Tuesday, May 11, 2010

Pretty morning

Today is the special election to fill the Massachusetts state senate seat vacated in January by our current U.S. Senator, Scott Brown, when he won that election.

For a couple of hours this morning,  before work, and earlier than I'm usually up and at 'em I hung out at the Broadmeadow Elementary School in Needham, holding a campaign sign for the Democratic candidate for for the seat, Peter Smulowitz

An added bonus:  I got to stand next to Peter Smulowitz while doing it. Broadmeadow is his home polling place. 

Smulowitz is 34 and passes for younger, short-statured, and today he wore a pin-striped suit and his "lucky Obama-blue tie."  For someone who works full-time as an emergency-room physician and has run a full-time political campaign since January, he revealed no black circles under his eyes. And he was in excellent candidate form, asking what I did and thanking me for helping out (which was because his campaign strategist is a buddy of mine).  

Around 7:45, his wife stopped by from down the street with a Box o' Joe from DD, then proceeded to mix in the cream and sugar how each of us volunteers requested.  She even offered some to the man across the driveway, who was holding a sign for his opponent.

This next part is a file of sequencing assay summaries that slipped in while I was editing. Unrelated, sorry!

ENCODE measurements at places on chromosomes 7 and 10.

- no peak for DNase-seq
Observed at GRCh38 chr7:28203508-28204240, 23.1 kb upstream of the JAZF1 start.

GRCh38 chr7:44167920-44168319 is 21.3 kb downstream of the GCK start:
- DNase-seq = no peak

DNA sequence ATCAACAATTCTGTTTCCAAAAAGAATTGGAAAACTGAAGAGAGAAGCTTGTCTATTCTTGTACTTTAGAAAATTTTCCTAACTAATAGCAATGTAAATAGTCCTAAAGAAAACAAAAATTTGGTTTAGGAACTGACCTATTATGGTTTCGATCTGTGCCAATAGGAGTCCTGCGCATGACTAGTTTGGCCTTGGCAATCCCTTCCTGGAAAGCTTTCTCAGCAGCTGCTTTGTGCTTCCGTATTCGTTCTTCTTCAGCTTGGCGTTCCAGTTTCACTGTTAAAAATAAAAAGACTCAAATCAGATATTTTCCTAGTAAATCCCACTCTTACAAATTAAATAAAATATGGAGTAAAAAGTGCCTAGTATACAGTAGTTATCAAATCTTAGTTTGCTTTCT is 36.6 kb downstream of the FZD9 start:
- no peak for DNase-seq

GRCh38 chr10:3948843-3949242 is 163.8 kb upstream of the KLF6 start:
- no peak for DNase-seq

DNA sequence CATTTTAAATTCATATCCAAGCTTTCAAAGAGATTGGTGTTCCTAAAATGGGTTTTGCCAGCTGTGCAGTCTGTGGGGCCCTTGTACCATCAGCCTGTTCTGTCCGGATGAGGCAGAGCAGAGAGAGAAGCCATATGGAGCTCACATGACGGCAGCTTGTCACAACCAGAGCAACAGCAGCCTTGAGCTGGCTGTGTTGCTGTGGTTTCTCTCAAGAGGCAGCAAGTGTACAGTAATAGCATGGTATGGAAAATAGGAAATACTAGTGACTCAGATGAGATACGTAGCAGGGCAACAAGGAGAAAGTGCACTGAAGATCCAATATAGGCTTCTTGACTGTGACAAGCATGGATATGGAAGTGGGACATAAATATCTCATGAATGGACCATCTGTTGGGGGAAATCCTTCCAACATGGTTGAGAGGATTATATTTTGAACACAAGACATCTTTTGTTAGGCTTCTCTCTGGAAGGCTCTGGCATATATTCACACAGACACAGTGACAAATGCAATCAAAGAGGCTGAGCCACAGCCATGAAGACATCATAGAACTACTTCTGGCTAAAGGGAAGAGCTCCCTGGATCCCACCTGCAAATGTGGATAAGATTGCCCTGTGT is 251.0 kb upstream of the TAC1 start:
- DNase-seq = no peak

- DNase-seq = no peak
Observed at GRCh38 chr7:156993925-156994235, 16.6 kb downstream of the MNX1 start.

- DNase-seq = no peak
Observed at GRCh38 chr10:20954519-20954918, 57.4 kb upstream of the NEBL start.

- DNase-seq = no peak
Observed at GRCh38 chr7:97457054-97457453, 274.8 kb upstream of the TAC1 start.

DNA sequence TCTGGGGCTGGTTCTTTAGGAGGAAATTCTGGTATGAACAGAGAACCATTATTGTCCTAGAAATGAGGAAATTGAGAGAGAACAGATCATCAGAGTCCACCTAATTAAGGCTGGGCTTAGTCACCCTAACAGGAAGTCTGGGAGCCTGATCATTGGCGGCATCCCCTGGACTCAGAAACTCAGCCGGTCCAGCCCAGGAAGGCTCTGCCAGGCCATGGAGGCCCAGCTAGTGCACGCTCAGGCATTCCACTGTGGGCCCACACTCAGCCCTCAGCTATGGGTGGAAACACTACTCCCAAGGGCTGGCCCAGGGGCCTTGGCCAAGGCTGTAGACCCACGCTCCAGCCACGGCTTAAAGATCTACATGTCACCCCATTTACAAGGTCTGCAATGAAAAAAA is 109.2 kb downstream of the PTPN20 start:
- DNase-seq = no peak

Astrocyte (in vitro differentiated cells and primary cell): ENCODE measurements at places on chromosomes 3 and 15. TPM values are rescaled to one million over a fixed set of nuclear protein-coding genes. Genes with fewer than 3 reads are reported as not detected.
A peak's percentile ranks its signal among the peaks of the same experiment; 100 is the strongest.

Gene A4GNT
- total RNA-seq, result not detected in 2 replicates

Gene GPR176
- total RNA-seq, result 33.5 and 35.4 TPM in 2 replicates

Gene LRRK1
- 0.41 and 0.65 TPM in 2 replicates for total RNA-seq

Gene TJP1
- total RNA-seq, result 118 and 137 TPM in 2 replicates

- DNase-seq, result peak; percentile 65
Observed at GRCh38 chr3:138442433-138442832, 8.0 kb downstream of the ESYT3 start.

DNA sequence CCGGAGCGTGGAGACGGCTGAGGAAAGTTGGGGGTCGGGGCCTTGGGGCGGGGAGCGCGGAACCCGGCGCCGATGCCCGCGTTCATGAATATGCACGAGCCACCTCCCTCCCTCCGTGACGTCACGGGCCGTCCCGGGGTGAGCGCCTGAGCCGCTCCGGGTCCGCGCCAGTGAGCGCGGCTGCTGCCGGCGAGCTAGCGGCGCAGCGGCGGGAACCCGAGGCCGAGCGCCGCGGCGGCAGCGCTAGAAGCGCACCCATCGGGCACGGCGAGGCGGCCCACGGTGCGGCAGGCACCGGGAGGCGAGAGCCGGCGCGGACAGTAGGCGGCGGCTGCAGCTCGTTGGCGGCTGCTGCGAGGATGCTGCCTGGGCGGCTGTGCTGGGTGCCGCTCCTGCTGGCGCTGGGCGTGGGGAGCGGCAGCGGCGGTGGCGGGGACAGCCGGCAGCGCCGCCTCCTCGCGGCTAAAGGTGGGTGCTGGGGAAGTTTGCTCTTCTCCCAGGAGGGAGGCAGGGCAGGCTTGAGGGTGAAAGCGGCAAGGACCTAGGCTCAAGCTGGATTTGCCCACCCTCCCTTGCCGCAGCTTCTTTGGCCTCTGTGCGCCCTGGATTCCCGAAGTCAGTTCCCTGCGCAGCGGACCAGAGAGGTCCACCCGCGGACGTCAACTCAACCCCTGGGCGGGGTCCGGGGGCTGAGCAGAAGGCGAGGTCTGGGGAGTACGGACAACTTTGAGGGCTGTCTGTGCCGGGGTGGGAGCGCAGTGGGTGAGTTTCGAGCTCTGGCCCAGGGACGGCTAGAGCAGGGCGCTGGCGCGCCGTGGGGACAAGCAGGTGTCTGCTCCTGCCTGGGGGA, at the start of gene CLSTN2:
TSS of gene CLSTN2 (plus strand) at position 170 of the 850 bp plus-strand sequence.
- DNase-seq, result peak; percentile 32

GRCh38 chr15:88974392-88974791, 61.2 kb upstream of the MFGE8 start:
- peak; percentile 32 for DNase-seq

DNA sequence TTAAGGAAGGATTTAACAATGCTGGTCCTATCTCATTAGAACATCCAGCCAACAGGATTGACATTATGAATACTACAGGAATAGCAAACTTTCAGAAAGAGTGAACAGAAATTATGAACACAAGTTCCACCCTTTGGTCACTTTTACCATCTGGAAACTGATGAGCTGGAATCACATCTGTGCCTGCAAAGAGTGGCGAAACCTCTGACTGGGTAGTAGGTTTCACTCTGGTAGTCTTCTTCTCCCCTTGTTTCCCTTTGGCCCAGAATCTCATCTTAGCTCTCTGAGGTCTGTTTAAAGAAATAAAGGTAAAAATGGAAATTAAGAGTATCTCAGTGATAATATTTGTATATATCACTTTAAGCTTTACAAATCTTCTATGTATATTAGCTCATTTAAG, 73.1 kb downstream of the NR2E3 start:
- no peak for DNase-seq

It was a congenial couple of hours.

The temperature was 39 degrees -- we were all in winter coats and gloves -- but the sky was as blue as the candidate's tie and it soon grew more tolerably warmer. We held our signs for the benefit of arriving voters, for the hundreds of cars carrying parents and children to the start of classes, for the smart-ass crossing guard directing the kids coming in via skateboard (and there seemed to be hundreds).  Some cars honked and waved at us. Some pointedly ignored us and waved at the guy across the driveway. Smulowitz and a couple other volunteers and I drank our coffee and stayed even as the traffic died down,  bullshitting, prognosticating about the voter turnout, noticing our hands turning numb from gripping the signs. 

No one is paying me to say this (and yes, that includes my friend the paid strategist) -- but for a guy who seems to be ridiculously smart, successful, driven and passionate about healthcare policy, Smulowitz was as neutral and calm as if we were standing around waiting for our tee time. 

Nice to know smart, successful, driven individuals my age can also be normal.

In any case, no moral to this story.  Just a pretty morning in the burbs, in the May sun.

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